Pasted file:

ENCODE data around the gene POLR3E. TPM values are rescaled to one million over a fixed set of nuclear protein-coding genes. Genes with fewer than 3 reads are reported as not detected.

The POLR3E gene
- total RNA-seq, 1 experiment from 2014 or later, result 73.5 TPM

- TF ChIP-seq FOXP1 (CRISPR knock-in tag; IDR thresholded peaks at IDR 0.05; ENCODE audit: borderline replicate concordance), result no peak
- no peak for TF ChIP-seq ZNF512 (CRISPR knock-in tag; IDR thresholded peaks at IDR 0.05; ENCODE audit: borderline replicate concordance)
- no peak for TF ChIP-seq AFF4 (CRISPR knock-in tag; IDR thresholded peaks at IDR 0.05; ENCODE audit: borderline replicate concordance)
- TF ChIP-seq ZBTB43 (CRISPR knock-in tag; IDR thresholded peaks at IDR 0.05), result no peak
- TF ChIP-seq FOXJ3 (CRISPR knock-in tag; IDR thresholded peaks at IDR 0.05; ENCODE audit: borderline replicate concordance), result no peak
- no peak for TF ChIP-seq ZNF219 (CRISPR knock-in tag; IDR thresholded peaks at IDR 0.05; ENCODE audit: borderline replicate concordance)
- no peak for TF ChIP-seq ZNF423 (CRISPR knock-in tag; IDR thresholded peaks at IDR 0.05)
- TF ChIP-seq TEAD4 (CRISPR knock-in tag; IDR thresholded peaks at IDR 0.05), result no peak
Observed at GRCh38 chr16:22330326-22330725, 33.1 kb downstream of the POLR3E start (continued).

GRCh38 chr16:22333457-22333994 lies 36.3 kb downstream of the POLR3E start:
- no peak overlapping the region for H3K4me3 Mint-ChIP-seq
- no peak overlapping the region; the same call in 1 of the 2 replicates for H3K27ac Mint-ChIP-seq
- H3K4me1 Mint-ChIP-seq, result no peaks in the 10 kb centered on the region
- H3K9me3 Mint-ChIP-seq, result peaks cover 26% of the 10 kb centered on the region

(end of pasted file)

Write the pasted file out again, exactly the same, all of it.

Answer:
ENCODE data around the gene POLR3E. TPM values are rescaled to one million over a fixed set of nuclear protein-coding genes. Genes with fewer than 3 reads are reported as not detected.

The POLR3E gene
- total RNA-seq, 1 experiment from 2014 or later, result 73.5 TPM

- TF ChIP-seq FOXP1 (CRISPR knock-in tag; IDR thresholded peaks at IDR 0.05; ENCODE audit: borderline replicate concordance), result no peak
- no peak for TF ChIP-seq ZNF512 (CRISPR knock-in tag; IDR thresholded peaks at IDR 0.05; ENCODE audit: borderline replicate concordance)
- no peak for TF ChIP-seq AFF4 (CRISPR knock-in tag; IDR thresholded peaks at IDR 0.05; ENCODE audit: borderline replicate concordance)
- TF ChIP-seq ZBTB43 (CRISPR knock-in tag; IDR thresholded peaks at IDR 0.05), result no peak
- TF ChIP-seq FOXJ3 (CRISPR knock-in tag; IDR thresholded peaks at IDR 0.05; ENCODE audit: borderline replicate concordance), result no peak
- no peak for TF ChIP-seq ZNF219 (CRISPR knock-in tag; IDR thresholded peaks at IDR 0.05; ENCODE audit: borderline replicate concordance)
- no peak for TF ChIP-seq ZNF423 (CRISPR knock-in tag; IDR thresholded peaks at IDR 0.05)
- TF ChIP-seq TEAD4 (CRISPR knock-in tag; IDR thresholded peaks at IDR 0.05), result no peak
Observed at GRCh38 chr16:22330326-22330725, 33.1 kb downstream of the POLR3E start (continued).

GRCh38 chr16:22333457-22333994 lies 36.3 kb downstream of the POLR3E start:
- no peak overlapping the region for H3K4me3 Mint-ChIP-seq
- no peak overlapping the region; the same call in 1 of the 2 replicates for H3K27ac Mint-ChIP-seq
- H3K4me1 Mint-ChIP-seq, result no peaks in the 10 kb centered on the region
- H3K9me3 Mint-ChIP-seq, result peaks cover 26% of the 10 kb centered on the region